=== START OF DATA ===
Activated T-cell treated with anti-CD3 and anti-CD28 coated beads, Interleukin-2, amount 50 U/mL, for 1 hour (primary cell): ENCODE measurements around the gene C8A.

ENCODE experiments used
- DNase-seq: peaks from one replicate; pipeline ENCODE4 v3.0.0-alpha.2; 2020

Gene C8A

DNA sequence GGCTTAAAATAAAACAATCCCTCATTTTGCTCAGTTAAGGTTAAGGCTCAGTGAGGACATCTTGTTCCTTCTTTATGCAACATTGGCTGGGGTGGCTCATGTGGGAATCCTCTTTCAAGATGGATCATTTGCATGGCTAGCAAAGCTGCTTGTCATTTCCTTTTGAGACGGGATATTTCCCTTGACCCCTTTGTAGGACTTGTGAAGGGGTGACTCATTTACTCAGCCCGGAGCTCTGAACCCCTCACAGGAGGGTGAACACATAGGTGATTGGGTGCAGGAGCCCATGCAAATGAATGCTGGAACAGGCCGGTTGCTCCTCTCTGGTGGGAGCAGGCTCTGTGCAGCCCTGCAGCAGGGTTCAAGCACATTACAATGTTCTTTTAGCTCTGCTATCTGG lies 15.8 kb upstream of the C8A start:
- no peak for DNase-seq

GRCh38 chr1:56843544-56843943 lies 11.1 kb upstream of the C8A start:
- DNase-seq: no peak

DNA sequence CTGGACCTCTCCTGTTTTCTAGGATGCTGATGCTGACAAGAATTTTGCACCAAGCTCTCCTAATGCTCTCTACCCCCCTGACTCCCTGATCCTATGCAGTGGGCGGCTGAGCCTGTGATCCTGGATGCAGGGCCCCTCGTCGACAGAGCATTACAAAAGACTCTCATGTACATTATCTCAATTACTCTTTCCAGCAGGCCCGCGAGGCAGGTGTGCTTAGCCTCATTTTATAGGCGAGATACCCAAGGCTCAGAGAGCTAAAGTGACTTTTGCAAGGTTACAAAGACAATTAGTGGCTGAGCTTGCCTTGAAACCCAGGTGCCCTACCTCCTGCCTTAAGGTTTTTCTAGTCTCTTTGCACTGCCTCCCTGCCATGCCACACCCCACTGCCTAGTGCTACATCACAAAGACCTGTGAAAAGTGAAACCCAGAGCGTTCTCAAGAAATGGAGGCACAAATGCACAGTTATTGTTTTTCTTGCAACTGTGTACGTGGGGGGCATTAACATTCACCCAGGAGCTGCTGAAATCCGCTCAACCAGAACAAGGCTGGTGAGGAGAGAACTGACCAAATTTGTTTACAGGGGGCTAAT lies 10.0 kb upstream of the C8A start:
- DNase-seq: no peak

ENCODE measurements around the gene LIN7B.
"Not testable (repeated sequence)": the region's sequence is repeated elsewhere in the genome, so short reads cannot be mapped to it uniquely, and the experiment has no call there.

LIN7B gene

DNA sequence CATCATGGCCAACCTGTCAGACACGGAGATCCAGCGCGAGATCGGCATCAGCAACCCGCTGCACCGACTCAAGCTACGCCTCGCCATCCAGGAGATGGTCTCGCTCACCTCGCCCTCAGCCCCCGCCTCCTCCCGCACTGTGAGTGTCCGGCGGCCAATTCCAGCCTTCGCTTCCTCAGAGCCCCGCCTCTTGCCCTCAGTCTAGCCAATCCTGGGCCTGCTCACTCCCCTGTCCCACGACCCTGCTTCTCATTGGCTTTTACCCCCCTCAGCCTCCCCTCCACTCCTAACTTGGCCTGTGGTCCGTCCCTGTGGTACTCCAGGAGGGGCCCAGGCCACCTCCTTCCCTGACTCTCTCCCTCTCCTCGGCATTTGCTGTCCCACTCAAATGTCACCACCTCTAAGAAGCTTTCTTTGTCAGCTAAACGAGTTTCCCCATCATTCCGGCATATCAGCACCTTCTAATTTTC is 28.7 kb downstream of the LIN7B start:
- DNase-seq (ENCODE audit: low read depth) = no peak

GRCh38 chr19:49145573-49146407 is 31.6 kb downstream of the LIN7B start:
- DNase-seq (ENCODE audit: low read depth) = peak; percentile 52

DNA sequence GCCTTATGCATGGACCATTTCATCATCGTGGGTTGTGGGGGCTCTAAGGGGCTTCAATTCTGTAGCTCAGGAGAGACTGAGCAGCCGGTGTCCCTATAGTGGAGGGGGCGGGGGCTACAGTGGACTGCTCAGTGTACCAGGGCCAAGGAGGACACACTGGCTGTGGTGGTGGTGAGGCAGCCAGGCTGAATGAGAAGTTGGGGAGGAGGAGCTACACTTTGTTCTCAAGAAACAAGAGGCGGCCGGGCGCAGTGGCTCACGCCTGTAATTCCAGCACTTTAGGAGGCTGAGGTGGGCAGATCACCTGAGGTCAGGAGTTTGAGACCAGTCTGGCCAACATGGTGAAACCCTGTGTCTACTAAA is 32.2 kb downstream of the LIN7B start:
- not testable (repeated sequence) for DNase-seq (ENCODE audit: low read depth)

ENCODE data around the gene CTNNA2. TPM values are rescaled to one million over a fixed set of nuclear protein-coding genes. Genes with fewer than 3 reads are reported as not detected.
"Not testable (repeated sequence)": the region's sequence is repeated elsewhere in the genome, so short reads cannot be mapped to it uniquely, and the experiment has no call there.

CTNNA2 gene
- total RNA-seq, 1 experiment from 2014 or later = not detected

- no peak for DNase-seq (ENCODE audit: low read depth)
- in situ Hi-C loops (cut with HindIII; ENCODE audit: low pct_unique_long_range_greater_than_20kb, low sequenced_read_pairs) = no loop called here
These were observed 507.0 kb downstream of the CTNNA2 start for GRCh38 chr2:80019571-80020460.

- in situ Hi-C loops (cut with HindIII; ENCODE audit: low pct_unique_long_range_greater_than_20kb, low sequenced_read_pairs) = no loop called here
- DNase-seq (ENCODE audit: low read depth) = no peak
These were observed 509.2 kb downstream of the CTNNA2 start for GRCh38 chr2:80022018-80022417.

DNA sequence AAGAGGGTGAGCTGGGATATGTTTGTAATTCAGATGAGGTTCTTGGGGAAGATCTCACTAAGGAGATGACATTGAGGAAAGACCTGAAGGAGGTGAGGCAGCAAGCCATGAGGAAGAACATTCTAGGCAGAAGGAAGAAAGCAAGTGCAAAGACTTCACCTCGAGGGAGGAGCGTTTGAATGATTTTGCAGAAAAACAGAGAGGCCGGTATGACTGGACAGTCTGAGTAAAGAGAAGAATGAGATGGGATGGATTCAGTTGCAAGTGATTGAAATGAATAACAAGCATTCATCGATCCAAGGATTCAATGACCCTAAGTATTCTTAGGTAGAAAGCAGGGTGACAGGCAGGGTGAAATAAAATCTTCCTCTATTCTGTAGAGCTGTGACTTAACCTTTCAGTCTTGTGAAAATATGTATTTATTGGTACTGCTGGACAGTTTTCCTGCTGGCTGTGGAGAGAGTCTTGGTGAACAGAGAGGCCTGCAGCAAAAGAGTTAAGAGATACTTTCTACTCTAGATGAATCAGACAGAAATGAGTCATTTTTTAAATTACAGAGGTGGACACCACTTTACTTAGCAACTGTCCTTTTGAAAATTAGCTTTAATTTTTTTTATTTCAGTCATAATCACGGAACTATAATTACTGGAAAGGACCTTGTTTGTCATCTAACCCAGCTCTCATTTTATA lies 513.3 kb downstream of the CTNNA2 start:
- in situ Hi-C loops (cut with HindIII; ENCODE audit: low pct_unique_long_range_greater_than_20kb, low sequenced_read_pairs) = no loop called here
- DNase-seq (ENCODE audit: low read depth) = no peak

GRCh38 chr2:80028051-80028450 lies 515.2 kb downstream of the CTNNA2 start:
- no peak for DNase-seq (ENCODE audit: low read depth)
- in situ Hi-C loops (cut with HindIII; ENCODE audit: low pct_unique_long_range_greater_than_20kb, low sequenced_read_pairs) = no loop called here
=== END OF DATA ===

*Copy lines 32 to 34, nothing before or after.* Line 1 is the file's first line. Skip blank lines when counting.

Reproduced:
- DNase-seq (ENCODE audit: low read depth) = no peak

GRCh38 chr2:80028051-80028450 lies 515.2 kb downstream of the CTNNA2 start:
- no peak for DNase-seq (ENCODE audit: low read depth)